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Delaware Reservoirs, Hudson River Fows, Are Low
Released: 7/27/1995

Contact Information:
U.S. Department of the Interior, U.S. Geological Survey
Office of Communication
119 National Center
Reston, VA 20192
Rebecca  Phipps 1-click interview
Phone: 703-648-4460



Reservoirs which supply New York City and flow of the Hudson River are below normal, and are a part of drought conditions that persist in many parts of the Northeastern United States, according to hydrologists at the U.S. Geological Survey.

Total storage in the Pepacton, Cannonsville and Neversink reservoirs in the Delaware River basin today (Thurs., July 27) is 194 billion gallons, about 27 billion gallons above the drought warning level, according to Bill Harkness, USGS hydrologist and Delaware River Master. This amount is about 17 percent above drought level and about 24 billion gallons less than on July 5, when voluntary water conservation measures were called for by New York City and Westchester County water managers.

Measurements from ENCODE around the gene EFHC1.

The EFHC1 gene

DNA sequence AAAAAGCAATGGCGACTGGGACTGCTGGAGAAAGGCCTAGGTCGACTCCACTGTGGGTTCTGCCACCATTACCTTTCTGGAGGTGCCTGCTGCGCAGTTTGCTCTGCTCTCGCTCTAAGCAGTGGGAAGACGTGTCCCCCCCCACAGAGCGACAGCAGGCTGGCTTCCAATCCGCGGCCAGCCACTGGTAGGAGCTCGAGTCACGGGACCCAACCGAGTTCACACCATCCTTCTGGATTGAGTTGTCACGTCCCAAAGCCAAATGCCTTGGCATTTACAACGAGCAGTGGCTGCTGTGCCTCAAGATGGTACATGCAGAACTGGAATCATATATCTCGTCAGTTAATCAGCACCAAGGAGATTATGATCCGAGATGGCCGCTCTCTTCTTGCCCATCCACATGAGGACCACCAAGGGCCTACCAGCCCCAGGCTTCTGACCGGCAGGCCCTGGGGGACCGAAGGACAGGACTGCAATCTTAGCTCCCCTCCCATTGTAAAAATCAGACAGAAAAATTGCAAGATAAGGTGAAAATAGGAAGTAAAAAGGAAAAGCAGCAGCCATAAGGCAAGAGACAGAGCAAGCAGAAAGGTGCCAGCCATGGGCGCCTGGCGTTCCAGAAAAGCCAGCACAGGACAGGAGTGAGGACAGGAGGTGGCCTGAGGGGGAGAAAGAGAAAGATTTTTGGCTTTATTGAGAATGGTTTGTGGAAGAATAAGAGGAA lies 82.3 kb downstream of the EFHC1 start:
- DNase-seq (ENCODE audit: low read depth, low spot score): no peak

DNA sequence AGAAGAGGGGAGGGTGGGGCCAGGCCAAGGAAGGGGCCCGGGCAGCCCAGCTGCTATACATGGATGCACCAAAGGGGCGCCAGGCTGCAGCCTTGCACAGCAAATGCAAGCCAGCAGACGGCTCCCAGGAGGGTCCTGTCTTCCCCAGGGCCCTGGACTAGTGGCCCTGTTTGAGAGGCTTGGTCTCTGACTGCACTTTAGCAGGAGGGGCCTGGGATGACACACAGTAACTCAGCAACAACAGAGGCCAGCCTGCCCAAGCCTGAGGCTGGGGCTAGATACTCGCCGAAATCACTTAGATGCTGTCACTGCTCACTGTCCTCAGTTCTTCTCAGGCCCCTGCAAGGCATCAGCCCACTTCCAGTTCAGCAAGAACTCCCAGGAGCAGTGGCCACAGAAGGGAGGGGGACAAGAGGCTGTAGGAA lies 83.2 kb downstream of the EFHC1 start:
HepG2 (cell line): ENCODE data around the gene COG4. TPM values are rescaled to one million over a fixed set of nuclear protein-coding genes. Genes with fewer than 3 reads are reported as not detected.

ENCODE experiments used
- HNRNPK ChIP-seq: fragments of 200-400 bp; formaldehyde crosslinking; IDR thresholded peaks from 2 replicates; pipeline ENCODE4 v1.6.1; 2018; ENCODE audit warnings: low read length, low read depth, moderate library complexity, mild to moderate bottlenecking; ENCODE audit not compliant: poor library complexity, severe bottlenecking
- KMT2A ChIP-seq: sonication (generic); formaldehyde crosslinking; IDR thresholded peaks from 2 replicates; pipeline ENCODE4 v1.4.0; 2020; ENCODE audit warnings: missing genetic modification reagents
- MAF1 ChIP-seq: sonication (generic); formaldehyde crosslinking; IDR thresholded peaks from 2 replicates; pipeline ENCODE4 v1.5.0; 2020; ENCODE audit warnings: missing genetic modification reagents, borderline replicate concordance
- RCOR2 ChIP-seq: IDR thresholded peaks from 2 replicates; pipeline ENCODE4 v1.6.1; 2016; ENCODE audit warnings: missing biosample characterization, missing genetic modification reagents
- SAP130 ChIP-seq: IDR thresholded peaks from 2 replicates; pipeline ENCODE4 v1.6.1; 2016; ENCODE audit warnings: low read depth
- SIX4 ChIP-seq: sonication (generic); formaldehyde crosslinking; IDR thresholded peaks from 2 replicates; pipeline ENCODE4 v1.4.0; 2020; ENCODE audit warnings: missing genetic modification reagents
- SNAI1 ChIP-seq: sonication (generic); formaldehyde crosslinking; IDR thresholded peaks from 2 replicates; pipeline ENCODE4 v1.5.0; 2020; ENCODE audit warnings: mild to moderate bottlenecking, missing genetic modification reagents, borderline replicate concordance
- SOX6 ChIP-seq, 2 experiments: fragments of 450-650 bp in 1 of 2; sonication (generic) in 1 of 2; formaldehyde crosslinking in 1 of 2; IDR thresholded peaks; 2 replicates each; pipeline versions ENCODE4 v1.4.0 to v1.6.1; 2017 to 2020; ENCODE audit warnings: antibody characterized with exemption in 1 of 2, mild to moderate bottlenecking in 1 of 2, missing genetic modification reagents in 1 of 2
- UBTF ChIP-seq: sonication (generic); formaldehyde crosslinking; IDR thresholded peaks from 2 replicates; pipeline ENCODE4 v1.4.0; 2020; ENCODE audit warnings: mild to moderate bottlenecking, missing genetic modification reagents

The Delaware basin reservoirs supply about half of New York City’s water supply as well as other municipalities in New York, New Jersey, Delaware and Pennsylvania.

According to a 1954 Supreme Court decree, the Delaware River Master is empowered to limit diversions of water from the Delaware River basin, with stricter controls in time of drought.

In New York state, the flow of the Hudson River is below normal despite the rains of the past week. On Wed., July 26, the flow at the USGS streamflow monitoring station at Hadley, N.Y, was 550 million gallons per day, 40 percent below the July average flow of 930 million gallons per day.

The salt front in the Hudson River, the water source for Poughkeepsie, N.Y., remains about five miles away from the city’s intakes. Scattered showers in the area have prevented its further advance. The salt front continues to be closely monitored by USGS hydrologists in Troy, N.Y.


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